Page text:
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William Cunningham on the revision of the sufficient-efficient formula

September 13, 2007

Cunningham:

There is no doubt that all the most eminent Calvinistic divines hold the infinite worth, or value of Christ’s atonement, its full sufficiency for expiating all the sins of all men.

A distinction was generally employed by the schoolmen, which has been often adverted to in this discussion, and which it may be proper to explain. They were accustomed to say, that Christ died sufficiently for all men, and efficaciously for the elect,–suffcienter pro omnibus, eficaciter pro electis. Some orthodox divines, who wrote before the extent of the atonement had been made the subject of full, formal, and elaborate discussion,–and Calvin himself among the rest,–admitted the truth of this scholastic position. But after controversy had thrown its full light upon the subject, orthodox divines generally refused to adopt this mode of stating the point, because it seemed to ascribe to Christ a purpose or intention of dying in the room of all, and of benefitting all by the proper effects of His death, as an atonement or propitiation; not that they doubted or denied the intrinsic sufficiency of His death for the redemption of all men, but because the statement whether originally so intended or not–was so expressed as to suggest the idea, that Christ, in dying, desired and intended that all men should partake in the proper and peculiar effects of the shedding of His blood. Calvinists do not object to say that the death of Christ–viewed objectively, apart from His purpose or design–was sufficient for all, and efficacious for the elect, because this statement in the first clause merely asserts its infinite intrinsic sufficiency, which they admit ; whereas the original scholastic form of the statement,–namely, that He died sufficiently for all,–seems to indicate that, when He died, He intended that all should derive some saving and permanent benefit from His death. The attempt made by some defenders of universal atonement to prove, that a denial of the universality of the atonement necessarily implies a denial of its universal intrinsic sufficiency, has nothing to do with the settlement of the state of the question, but only with the arguments by which the opposite side may be defended: and, therefore, I need not advert to it.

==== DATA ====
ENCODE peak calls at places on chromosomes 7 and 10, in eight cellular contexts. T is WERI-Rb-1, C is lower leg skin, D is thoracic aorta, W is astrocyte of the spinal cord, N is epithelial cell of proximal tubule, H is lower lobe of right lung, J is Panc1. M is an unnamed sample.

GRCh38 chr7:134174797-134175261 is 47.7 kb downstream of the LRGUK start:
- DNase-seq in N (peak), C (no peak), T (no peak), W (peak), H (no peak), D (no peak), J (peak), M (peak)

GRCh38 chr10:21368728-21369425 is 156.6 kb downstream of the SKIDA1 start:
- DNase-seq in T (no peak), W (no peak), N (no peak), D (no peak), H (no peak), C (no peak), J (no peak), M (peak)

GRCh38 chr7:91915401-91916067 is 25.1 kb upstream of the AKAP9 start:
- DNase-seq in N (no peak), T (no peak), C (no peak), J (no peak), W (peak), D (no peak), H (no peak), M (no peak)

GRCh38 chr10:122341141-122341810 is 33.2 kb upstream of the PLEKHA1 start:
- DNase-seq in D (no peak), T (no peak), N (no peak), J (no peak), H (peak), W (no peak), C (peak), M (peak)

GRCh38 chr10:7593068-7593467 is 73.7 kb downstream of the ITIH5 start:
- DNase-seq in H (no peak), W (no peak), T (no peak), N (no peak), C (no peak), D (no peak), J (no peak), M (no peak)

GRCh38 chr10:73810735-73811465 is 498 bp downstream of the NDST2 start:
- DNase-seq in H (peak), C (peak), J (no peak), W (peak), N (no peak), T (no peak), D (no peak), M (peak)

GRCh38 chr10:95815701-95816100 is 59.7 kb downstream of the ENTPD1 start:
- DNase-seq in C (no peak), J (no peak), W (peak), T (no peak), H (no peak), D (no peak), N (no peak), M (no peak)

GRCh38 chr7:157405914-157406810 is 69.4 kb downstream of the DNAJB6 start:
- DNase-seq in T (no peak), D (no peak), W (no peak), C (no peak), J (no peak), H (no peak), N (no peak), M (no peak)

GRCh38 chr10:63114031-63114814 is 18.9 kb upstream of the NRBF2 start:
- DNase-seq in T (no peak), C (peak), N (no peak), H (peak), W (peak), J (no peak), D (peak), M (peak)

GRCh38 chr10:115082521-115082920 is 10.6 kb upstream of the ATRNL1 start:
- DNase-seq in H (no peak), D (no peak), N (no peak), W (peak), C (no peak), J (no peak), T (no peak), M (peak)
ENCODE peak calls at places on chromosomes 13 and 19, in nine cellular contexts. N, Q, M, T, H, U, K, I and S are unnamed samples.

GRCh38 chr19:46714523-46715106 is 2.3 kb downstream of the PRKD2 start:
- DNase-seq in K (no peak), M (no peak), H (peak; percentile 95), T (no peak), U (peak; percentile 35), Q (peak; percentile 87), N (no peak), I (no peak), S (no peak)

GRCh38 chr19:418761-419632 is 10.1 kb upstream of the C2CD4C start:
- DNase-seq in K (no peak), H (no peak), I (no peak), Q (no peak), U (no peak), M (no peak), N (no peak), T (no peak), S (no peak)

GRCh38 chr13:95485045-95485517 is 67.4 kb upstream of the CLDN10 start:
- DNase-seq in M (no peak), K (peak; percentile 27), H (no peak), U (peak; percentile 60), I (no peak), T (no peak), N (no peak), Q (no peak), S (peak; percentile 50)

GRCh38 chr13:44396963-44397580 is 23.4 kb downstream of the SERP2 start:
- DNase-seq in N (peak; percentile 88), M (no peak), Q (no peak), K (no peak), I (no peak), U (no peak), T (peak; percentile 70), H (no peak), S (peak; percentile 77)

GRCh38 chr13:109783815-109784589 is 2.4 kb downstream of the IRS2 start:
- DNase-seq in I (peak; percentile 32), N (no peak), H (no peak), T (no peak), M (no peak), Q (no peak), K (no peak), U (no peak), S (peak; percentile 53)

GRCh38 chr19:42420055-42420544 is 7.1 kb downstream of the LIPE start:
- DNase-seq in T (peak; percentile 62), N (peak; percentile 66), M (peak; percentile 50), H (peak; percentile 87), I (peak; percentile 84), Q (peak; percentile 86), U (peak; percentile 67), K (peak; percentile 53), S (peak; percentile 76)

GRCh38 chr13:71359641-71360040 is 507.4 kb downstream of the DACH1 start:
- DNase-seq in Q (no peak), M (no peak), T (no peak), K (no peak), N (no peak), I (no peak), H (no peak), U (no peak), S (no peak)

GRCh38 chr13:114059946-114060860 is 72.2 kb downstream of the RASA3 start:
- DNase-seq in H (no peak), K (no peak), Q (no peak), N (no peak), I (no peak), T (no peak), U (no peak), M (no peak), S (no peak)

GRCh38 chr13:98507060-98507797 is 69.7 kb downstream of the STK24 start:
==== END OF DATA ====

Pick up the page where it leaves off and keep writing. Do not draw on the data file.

William Cunningham, Historical Theology, 2:331-332.

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